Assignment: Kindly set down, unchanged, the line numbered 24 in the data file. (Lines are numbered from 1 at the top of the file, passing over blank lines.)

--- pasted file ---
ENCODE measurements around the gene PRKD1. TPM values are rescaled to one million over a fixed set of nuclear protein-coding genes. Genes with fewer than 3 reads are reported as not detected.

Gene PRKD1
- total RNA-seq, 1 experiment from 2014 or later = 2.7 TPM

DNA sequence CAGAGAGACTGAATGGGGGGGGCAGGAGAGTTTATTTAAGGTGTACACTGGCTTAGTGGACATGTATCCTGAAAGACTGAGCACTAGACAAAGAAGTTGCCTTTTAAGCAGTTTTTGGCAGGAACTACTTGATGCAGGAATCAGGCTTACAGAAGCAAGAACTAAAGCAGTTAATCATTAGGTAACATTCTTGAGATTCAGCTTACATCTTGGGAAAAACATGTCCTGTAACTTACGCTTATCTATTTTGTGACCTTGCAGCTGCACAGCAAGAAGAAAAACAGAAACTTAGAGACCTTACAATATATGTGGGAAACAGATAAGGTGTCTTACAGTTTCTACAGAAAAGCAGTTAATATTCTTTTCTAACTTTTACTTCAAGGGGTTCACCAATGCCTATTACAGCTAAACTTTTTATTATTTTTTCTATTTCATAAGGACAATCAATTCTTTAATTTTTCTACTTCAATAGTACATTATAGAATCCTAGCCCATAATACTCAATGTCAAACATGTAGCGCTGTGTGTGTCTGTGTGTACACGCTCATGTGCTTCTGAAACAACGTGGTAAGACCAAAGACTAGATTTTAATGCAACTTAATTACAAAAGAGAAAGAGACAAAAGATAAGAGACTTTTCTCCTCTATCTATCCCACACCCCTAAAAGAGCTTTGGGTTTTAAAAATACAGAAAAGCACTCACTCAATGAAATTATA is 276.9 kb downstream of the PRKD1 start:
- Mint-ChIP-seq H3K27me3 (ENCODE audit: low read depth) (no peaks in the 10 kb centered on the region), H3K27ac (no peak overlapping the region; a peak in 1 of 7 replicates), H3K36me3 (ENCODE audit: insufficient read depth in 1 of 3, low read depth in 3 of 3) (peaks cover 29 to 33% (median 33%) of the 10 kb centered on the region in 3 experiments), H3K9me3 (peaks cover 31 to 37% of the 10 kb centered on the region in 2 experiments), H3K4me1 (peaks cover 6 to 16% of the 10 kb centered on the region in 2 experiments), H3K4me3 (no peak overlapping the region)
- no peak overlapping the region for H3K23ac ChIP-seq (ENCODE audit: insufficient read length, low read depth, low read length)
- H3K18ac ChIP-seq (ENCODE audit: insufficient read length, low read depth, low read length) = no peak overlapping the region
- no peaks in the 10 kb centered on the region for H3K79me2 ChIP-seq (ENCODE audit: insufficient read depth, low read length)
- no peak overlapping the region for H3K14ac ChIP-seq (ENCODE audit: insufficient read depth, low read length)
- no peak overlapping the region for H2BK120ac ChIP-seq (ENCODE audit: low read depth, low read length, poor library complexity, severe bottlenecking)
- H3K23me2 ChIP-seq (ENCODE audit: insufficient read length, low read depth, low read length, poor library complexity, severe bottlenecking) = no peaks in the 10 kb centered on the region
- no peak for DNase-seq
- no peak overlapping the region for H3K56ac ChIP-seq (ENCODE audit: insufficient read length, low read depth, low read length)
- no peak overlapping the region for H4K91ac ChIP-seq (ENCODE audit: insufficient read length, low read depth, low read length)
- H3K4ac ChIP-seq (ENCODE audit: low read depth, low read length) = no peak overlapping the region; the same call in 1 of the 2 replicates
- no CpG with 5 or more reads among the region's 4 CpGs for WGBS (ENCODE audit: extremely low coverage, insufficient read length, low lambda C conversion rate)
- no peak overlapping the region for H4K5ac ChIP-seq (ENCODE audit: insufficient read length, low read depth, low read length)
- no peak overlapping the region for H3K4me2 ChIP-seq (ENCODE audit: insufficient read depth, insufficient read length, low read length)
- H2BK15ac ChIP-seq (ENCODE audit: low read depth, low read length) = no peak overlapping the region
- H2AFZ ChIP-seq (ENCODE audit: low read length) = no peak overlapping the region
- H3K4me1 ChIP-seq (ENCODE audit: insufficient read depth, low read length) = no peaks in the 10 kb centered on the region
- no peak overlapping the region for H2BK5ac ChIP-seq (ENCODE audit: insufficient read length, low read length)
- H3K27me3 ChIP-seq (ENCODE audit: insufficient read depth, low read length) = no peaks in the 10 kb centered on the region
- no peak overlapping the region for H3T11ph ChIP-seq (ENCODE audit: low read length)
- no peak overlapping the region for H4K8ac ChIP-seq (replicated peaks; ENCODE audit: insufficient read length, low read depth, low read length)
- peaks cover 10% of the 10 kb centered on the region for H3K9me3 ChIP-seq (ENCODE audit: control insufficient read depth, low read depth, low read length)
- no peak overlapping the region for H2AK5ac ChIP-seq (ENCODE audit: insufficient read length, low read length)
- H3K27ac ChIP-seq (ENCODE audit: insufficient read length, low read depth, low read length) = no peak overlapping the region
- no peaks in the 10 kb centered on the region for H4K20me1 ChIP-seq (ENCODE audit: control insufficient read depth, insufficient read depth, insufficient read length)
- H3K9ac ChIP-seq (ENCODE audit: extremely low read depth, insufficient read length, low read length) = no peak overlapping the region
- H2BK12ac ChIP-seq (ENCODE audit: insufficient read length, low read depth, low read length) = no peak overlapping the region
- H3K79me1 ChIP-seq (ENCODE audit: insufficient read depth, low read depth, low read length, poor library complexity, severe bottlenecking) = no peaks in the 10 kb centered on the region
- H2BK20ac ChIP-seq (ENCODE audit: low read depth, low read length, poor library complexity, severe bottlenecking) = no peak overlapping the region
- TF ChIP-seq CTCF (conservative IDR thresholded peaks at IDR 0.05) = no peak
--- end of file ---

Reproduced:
- no peak overlapping the region for H3T11ph ChIP-seq (ENCODE audit: low read length)